The New York Times recently asked Gallup to come up with a statistical composite for the happiest person in America based on its efforts over the past three years to measure the components of “the good life.”
Gallup’s answer: he’s a tall, Asian-American, observant Jew who is at least 65 and married, has children, lives in Hawaii, runs his own business and has a household income of more than $120,000 a year.
This of course raises several questions. First off, is there actually anyone who fits this description? Surprisingly, there is. His name is Alvin Wong and according to the Times, he’s a 5-foot-10, 69-year-old, Chinese-American, Kosher-observing Jew, who’s married with children and lives in Honolulu, where he runs his own health care management business and earns more than $120,000 a year.
Next couple questions: What does this mean for the rest of us non-Asian-American Jews, living in the continental United States and making less than $120,000 a year? Do we have a chance at happiness?
While I’m certain the answer is yes, I’m less certain that the Gallup research is of any help. Happiness is not exclusive to a particular race, gender, body type or income. As Darrin M. McMahon, the author of Happiness, A History, explained in an excellent Yes! Magazine piece last year, it has more to do with how we live our lives.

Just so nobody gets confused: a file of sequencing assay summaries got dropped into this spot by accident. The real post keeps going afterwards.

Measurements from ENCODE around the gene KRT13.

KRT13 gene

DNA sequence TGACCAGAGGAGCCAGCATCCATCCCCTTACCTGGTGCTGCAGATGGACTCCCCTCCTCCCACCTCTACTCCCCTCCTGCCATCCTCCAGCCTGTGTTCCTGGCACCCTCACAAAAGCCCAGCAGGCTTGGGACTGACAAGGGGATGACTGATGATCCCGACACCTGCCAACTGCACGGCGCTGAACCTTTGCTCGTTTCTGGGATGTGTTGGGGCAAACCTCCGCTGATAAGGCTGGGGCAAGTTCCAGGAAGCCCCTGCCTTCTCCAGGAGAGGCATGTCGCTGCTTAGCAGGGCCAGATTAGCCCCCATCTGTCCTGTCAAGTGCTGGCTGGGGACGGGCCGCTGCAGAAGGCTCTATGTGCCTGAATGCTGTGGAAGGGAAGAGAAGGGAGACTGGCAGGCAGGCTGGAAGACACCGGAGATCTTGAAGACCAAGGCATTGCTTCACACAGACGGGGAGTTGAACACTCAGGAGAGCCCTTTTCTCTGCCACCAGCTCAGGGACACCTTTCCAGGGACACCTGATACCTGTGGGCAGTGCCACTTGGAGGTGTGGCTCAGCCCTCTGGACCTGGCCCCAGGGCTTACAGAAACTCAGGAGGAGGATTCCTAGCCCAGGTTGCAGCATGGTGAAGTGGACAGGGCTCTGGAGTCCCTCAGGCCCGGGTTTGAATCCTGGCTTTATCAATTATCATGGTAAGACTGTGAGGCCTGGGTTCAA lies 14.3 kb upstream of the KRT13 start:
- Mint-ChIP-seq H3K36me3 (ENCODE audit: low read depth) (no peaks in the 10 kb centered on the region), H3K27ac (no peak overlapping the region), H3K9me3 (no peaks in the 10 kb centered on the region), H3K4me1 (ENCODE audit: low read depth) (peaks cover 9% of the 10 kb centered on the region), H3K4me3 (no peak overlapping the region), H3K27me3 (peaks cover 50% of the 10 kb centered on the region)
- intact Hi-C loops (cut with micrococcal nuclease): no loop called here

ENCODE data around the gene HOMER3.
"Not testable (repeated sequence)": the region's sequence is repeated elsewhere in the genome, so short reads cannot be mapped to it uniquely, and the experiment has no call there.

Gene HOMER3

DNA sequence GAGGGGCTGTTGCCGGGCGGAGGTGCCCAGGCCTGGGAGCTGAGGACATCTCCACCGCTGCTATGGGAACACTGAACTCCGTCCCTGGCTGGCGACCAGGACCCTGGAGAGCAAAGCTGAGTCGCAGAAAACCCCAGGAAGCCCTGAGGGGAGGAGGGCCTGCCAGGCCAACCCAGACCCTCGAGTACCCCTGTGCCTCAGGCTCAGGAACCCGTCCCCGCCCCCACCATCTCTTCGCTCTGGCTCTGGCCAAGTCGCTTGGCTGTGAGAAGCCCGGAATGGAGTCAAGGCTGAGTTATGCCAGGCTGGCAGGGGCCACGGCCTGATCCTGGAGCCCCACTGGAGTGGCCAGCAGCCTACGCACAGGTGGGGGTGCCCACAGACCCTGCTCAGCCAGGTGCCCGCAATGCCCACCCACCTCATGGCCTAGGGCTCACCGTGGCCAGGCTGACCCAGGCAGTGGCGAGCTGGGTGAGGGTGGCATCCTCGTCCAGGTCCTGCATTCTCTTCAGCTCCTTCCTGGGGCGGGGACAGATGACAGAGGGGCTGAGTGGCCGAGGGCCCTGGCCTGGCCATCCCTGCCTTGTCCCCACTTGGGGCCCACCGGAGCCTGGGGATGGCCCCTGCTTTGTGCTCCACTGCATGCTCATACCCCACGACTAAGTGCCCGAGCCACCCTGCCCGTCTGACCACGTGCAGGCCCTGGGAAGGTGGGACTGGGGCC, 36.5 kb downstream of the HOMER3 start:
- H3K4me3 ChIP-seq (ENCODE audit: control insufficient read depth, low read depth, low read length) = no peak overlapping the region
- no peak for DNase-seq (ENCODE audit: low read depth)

Happiness has increasingly been thought to be more about getting little infusions of pleasure, about feeling good rather than being good, less about living the well-lived life than about experiencing the well-felt moment…
Indeed, if you think about it, this idea of happiness as a natural state creates a curious problem. What if I’m not happy? Does that mean that I’m unnatural? Am I ill, or bad, or deficient? Is there something wrong with me? Is there something wrong with the society in which I live? These are all symptoms of a condition that I call the unhappiness of not being happy, and it is a peculiarly modern condition.
To cure this condition, we might focus less on our own personal happiness and instead on the happiness of those around us, for relentless focus on one’s own happiness has the potential to be self-defeating.
There is much to be said about the kind of happiness that is generated by focusing more on the needs of others than ourselves—particularly, that it creates something more sustainable.
As a country, the United States ranks pretty low on happiness, according to models like Gross National Happiness—which seek to replace traditional measurements of progress, like GDP. It probably doesn’t come as much of a surprise to people reading this blog that national wealth has little to do with fostering happiness. It’s the strong human connections in our day-to-day lives, as well as basic economic security and health.
Being that nonviolence thrives on interconnectedness, it’s no wonder that people engaged in nonviolent action seem to have better outlooks on life and the results of their work tend be more positive and long-lasting.
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Recent criticisms calling the founder of nonviolent theory a Cold Warrior are way off the mark. To rightly evaluate him, we need to understand the role he chose for himself.
A six-week strike by teachers has bolstered a movement against proposed austerity measures targeting Lebanon’s dangerously underfunded education system.